Michelangelo’s Dio Fluviale restored

Model for unfinished commission returned to original state

Editorial Staff
July 12, 2017 - 12:47

Thanks to a contribution by the non-profit Friends of Florence, Michelangelo’s Dio Fluviale has been restored to its original state after a three-year operation undertaken by the Opificio delle Pietre Dure.  The joint effort saw the involvement of the Opificio, the Accademia delle Arti del Disegno, the owner of the sculpture, and Casa Buonarotti, where the work has been kept for the last 50 years.

 

What was intended to be a temporary model, indeed made of ephemeral materials, has instead survived for over 500 years, making it one of Michelangelo’s most unique works and a rarity of its kind. The Renaissance master was commissioned to create a sculpture group of River Gods to adorn the tombs inside the New Sacristy of San Lorenzo, and he began his preliminary stages of the project with this model, executed between 1526 and 1527 in clay, earth, sand, casein and vegetable and animal fibers. During restoration, Rosanna Moradei, the head restorer, was successfully able to return the statue to its original white colour, which Michelangelo had applied to imitate the effect of marble so his patrons could better understand how the final product would look and which was covered by a darker layer during a previous restoration.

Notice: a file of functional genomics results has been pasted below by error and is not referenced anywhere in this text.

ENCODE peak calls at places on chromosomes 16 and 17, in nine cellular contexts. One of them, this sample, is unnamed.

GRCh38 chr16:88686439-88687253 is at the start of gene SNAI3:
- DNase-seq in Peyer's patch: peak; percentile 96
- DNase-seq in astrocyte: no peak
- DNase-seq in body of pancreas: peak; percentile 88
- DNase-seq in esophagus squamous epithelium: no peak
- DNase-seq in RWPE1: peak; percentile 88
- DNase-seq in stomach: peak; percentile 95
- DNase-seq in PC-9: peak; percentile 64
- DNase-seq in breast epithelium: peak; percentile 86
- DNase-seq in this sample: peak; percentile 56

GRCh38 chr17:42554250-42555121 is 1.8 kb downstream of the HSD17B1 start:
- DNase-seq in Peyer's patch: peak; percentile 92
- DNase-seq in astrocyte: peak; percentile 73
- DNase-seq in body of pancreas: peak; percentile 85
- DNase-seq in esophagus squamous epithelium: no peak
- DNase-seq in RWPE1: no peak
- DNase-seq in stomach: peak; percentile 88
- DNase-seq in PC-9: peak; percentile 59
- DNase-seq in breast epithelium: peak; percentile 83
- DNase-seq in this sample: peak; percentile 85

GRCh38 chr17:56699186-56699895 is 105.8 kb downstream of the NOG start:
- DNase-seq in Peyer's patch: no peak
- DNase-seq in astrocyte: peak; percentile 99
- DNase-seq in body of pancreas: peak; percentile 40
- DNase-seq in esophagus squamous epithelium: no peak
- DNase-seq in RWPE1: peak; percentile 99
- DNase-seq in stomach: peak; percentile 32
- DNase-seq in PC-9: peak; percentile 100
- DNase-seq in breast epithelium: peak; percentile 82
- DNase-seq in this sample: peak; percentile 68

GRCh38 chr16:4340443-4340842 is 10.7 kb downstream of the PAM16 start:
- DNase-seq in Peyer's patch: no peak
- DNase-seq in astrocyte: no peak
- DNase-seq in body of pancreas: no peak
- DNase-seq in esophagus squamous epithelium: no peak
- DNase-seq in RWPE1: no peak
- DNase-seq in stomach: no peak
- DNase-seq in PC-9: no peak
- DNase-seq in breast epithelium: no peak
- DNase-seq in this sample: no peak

Ph. Friends of Florence

 

Michelangelo would ultimately abandon the work, and it lay unfinished in the New Sacristy before making its way into the hands of Bartolomeo Ammannati, who donated it in April 1583 to the Accademia delle Arti del Disegno. The work has been stored at Casa Buonarotti since December 1965, where, for conservation reasons, an on-site restoration laboratory was set up for the operation. In addition to giving the sculpture back its original colouring, minor integrations were made and the piece of was reinforced in preparation for its transfer to Palazzo Strozzi for their autumn exhibition.   

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